High Wire Hops: The Harvest Time Balancing Act

High Wire Hops: The Harvest Time Balancing Act

Imagine standing on a hill perched over a sweeping valley of orchards and mesas to the north and west, the Rocky Mountains surrounding you to the south and east. Now close your eyes and recall the smell of your favorite brewery on brew day, the intoxicating aroma of citrus and pine with a dozen other scents permeating your nose. This spot isn’t just an imaginary vista, it actually exists. This is where you’ll find the home of High Wire Hops, perched on that very hill with acres of Colorado-grown hops. What first started in 2010 as a glimmer in owner David Warren’s eye is now a full-fledged, 8-acre operation on Colorado’s western slope, right outside Paonia, a part of the state known for its rich agricultural heritage.

The Hop Operation

High Wire Hop’s David Warren inspects this year’s crop. credit: holly gerard

Coloradans love their craft beer, and Warren is no exception. After learning about the success that Colorado State University was having doing trials growing hops in the area, Warren decided to combine his extensive organic farming background along with his love of craft beer, and jumped headfirst into growing hops. CSU’s trials proved that certain varieties such as Cascade, Nugget, Chinook and CTZ especially flourished in the region. By 2011, Warren had High Wire Hops up and running with a half-acre each of Nugget and Cascade. He kept adding acreage every year, until the spring of 2014, when he got the farm up to its current size.

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Hops grow as a rhizome, a branching, vine-like root system. The plants send up above-ground vines, which are called “bines,” which can grow upwards of 20 feet into the air. It takes about four years for a young hop plant to reach full maturity. One secret to productive hops is a reliable source of good-quality water. Thankfully for Warren, his farm sits atop a spot with some of the most senior water rights in the area. The hops are watered on a very efficient drip system that, combined with the unique climate and soil of the area, produce hops that have a distinctive flavor and aroma.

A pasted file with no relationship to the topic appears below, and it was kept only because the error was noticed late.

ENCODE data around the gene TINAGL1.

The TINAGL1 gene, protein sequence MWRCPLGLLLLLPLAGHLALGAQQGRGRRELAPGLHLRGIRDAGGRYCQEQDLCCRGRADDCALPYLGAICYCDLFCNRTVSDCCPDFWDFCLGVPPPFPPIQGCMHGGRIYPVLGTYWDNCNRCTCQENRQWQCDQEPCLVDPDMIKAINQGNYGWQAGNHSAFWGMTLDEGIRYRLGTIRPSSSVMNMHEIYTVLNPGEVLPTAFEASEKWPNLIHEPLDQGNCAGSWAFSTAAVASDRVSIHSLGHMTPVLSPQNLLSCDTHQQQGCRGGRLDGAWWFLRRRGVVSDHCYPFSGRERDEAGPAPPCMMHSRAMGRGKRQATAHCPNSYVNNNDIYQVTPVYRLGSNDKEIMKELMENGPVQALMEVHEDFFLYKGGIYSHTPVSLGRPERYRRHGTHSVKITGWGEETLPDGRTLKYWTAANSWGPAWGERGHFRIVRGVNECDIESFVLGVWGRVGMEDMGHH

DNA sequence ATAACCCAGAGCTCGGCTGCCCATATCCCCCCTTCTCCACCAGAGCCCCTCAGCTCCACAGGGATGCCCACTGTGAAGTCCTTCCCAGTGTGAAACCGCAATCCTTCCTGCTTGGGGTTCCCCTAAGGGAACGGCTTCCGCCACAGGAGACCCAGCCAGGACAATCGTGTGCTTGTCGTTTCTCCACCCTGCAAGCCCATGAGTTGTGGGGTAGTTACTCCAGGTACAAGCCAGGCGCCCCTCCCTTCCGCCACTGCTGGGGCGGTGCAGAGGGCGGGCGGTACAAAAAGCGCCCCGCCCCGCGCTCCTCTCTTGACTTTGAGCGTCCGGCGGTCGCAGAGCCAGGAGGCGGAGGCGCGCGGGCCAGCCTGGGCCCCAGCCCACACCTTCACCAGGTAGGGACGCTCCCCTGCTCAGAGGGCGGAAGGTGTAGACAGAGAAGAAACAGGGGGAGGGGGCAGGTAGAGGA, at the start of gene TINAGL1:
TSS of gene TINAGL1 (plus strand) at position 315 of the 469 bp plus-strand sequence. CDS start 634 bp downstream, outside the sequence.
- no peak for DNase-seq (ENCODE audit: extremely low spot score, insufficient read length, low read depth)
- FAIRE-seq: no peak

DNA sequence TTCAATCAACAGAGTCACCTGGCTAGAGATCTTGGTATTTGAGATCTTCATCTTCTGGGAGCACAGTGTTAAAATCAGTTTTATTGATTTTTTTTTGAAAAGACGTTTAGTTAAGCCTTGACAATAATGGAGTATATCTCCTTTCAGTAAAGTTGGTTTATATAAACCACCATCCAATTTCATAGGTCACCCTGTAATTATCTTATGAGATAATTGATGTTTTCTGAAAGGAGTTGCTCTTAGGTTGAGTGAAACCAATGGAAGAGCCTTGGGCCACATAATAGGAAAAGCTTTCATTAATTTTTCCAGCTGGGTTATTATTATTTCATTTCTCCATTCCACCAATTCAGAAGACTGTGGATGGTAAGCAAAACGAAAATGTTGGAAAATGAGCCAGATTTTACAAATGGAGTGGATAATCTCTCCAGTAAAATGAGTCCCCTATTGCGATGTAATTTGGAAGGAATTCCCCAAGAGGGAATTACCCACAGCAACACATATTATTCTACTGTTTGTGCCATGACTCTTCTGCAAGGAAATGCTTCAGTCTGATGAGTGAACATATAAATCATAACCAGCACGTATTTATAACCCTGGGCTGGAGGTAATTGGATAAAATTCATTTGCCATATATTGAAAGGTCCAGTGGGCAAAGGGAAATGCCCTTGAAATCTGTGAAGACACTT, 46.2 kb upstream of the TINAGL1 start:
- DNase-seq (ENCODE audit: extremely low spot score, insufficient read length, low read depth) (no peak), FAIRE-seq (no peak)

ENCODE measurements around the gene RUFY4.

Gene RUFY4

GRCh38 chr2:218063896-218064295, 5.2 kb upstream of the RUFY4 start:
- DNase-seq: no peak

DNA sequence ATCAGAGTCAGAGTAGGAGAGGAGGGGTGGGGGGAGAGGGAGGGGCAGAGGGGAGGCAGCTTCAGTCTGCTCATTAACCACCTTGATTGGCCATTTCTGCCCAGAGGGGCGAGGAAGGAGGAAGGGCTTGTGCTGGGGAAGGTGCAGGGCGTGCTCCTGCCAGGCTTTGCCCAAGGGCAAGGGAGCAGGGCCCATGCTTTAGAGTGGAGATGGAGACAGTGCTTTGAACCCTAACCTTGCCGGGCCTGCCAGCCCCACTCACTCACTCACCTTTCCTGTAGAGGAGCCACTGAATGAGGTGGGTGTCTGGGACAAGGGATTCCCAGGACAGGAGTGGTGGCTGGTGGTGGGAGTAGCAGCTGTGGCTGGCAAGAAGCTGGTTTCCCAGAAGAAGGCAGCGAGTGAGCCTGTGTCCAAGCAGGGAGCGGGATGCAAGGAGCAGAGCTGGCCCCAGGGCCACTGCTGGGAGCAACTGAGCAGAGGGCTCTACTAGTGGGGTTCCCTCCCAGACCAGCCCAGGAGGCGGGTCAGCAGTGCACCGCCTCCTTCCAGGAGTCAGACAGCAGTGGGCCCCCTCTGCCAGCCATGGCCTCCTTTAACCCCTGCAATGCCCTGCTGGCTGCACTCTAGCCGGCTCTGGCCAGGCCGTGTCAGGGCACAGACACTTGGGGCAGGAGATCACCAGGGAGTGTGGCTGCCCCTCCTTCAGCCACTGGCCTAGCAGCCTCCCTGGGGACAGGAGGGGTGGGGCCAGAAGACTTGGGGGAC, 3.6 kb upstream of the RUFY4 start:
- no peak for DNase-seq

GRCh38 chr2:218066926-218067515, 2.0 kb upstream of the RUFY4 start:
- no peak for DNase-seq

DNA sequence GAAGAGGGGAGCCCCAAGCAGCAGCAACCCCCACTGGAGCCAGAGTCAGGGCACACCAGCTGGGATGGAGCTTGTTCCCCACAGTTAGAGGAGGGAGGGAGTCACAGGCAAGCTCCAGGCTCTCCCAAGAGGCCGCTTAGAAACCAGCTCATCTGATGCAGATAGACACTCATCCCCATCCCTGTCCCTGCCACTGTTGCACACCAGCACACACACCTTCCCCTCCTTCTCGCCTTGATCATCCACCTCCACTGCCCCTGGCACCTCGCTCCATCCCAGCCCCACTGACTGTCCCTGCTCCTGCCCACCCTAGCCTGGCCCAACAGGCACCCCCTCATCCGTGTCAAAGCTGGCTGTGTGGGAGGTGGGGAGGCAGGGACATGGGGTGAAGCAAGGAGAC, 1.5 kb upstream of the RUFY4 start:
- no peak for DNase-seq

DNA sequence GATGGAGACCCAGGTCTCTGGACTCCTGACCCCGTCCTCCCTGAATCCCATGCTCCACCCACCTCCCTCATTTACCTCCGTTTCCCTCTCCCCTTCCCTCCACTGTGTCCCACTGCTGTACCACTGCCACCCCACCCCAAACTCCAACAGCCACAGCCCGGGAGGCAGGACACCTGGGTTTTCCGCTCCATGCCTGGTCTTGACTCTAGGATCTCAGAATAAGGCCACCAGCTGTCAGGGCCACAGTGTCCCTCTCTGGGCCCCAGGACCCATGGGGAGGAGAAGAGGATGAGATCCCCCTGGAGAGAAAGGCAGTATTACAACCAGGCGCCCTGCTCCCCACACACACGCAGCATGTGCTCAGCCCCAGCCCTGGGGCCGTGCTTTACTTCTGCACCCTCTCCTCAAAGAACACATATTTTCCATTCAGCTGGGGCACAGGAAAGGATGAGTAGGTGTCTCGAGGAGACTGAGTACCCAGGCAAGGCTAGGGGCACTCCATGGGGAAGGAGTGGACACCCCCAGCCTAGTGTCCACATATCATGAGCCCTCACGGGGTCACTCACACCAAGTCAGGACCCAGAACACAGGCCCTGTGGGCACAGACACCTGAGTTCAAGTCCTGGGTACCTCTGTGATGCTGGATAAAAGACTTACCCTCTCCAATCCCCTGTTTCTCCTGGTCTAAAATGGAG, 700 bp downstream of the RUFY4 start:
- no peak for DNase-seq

All Hands on Hops

Each spring it takes a lot of hands and time to get the bines trained to climb their trellises. “It takes about 10 to 15 people to work the farm. We have about 1,100 plants per acre and two trellis ropes for each plant,” Warren explains. “It isn’t year-round work, but it is definitely a lot of work most of the year.”

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Even though hops love to climb, when the plants first emerge from the ground in March they have to be convinced to climb where the farmers want them to go. “Hops grow clockwise, following the movement of the sun. When we train them on the trellises, we have to be sure to wrap them the right direction.”

The hop harvest comes around the beginning of August — and when it does, it’s all hands on deck. Warren and his crew harvest six days out of the week for about a month, and for their efforts they bring in about 1,800 pounds of hops per acre for every variety they grow except CTZ, which yields about 2,300 pounds per acre. If you’ve ever been to a hop yard, you know that the bines tower overhead and grow thick like a forest. To deal with this, the crew slowly drives a special truck with a tower down each row. One person at the top of the 20-foot tower truck cuts the rope loose from the trellis, while their coworker at the bottom of the bine cuts it loose from the plant. Together they stack the 20-foot bines on the back of their truck and then process them mechanically.

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“The machine is amazing to watch as it expertly strips hop cones off the bines and deposits them into holding bags. Breweries in Denver that use High Wire’s hops can expect them in their kettles within 18 to 24 hours from the time they leave the field.

High Wire hop plants work their way up twine. The 8-acre hop farm is located on Paonia on Colorado’s Western Slope. credit: Holly Gerard

Farm to Brewery